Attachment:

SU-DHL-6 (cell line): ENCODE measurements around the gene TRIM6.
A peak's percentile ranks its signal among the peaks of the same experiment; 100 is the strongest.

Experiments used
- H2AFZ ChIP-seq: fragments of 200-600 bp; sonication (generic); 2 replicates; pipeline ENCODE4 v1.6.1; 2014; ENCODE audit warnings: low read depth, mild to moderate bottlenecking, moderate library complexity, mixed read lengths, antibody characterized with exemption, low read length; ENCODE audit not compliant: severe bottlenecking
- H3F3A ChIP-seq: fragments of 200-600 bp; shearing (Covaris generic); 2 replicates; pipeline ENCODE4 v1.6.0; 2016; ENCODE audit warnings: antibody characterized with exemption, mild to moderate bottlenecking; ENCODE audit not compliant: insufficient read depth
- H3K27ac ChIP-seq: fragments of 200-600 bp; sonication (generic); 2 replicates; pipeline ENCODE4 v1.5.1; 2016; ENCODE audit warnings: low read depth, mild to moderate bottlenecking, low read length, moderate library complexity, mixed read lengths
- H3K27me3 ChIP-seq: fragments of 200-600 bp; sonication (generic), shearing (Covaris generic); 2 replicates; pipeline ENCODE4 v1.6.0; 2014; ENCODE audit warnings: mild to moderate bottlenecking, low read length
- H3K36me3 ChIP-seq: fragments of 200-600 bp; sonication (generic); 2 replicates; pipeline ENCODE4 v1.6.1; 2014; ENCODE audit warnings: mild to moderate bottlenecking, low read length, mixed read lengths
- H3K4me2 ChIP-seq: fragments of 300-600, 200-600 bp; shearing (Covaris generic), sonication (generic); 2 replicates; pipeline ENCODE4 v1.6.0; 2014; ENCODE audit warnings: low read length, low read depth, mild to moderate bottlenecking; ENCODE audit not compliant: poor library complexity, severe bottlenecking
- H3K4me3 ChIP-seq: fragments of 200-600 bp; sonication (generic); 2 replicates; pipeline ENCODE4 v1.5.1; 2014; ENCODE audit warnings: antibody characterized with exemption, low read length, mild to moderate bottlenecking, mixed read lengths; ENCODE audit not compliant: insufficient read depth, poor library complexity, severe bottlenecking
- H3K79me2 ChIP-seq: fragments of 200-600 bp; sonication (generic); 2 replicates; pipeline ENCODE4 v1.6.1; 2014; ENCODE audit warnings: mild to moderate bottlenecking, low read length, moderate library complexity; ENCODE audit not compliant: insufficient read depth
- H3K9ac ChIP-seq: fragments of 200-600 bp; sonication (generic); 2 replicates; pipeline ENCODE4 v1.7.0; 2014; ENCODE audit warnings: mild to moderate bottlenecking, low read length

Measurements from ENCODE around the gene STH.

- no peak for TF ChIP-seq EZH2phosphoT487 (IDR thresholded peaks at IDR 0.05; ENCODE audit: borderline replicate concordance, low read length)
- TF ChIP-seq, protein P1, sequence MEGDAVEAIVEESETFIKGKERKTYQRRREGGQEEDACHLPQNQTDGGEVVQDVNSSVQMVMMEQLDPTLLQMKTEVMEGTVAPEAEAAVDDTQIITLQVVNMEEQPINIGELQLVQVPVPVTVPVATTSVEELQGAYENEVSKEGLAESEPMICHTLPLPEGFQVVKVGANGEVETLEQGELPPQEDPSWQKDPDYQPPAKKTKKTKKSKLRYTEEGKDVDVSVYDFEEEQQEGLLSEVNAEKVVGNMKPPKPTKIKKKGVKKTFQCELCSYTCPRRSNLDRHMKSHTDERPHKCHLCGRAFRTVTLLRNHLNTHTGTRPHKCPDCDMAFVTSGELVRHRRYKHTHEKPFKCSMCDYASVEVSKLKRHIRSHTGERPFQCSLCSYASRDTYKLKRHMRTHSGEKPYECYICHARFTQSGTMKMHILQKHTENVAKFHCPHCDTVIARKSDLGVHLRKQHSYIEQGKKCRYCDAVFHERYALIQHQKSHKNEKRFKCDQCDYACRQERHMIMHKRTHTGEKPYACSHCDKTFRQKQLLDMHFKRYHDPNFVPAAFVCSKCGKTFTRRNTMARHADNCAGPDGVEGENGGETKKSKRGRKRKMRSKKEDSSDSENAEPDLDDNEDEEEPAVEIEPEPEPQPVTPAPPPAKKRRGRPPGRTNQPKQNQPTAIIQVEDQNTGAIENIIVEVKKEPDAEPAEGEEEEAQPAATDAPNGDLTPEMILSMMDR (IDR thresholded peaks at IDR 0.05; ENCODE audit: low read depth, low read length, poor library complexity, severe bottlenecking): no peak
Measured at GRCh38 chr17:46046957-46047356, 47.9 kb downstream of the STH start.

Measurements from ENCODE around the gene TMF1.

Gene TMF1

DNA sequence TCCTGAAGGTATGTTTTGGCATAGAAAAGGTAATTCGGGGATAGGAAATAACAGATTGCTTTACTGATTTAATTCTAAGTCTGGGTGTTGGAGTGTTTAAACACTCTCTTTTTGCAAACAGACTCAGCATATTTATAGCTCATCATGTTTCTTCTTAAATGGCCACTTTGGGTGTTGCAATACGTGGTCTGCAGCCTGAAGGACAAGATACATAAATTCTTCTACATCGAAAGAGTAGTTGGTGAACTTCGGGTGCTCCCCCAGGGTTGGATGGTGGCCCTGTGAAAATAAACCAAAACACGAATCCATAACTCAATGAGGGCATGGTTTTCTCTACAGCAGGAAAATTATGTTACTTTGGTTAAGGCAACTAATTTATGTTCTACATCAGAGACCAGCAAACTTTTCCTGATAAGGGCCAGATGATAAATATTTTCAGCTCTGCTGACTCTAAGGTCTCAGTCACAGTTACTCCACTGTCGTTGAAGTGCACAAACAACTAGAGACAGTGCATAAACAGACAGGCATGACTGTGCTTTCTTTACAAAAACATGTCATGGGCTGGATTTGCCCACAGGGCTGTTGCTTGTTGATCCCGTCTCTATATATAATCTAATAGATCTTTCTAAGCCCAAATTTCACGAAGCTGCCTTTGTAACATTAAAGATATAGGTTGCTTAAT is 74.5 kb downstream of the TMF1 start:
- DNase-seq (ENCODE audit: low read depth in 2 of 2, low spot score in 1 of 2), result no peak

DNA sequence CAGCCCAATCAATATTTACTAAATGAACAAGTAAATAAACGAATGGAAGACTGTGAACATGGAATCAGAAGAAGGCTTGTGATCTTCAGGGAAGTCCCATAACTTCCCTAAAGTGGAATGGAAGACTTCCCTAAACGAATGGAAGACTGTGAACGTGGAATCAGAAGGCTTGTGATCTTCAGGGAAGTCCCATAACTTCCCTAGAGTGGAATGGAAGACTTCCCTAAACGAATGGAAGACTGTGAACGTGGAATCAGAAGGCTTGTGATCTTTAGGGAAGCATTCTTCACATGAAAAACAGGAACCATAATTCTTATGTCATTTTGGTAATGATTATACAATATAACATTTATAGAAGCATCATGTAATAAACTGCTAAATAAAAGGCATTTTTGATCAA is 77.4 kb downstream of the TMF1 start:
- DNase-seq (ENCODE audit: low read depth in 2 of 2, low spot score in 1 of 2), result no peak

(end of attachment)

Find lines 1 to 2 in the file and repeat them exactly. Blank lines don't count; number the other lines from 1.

SU-DHL-6 (cell line): ENCODE measurements around the gene TRIM6.
A peak's percentile ranks its signal among the peaks of the same experiment; 100 is the strongest.